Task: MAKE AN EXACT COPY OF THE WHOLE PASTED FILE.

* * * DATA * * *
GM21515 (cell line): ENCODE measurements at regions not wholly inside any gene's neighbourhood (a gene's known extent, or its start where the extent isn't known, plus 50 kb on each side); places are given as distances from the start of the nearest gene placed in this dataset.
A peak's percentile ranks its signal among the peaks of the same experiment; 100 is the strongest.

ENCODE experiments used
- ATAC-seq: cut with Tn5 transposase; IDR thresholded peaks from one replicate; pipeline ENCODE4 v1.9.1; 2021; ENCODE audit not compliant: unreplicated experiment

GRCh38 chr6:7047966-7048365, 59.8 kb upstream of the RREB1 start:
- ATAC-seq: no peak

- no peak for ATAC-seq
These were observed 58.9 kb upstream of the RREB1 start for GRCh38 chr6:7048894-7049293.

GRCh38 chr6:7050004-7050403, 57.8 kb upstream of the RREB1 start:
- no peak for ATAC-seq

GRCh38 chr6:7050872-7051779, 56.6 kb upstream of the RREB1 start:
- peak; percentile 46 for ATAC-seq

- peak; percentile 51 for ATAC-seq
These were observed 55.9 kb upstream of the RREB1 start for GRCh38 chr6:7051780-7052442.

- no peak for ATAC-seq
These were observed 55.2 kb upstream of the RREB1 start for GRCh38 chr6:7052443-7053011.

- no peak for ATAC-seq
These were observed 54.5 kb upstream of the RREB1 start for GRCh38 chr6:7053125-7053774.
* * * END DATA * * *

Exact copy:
GM21515 (cell line): ENCODE measurements at regions not wholly inside any gene's neighbourhood (a gene's known extent, or its start where the extent isn't known, plus 50 kb on each side); places are given as distances from the start of the nearest gene placed in this dataset.
A peak's percentile ranks its signal among the peaks of the same experiment; 100 is the strongest.

ENCODE experiments used
- ATAC-seq: cut with Tn5 transposase; IDR thresholded peaks from one replicate; pipeline ENCODE4 v1.9.1; 2021; ENCODE audit not compliant: unreplicated experiment

GRCh38 chr6:7047966-7048365, 59.8 kb upstream of the RREB1 start:
- ATAC-seq: no peak

- no peak for ATAC-seq
These were observed 58.9 kb upstream of the RREB1 start for GRCh38 chr6:7048894-7049293.

GRCh38 chr6:7050004-7050403, 57.8 kb upstream of the RREB1 start:
- no peak for ATAC-seq

GRCh38 chr6:7050872-7051779, 56.6 kb upstream of the RREB1 start:
- peak; percentile 46 for ATAC-seq

- peak; percentile 51 for ATAC-seq
These were observed 55.9 kb upstream of the RREB1 start for GRCh38 chr6:7051780-7052442.

- no peak for ATAC-seq
These were observed 55.2 kb upstream of the RREB1 start for GRCh38 chr6:7052443-7053011.

- no peak for ATAC-seq
These were observed 54.5 kb upstream of the RREB1 start for GRCh38 chr6:7053125-7053774.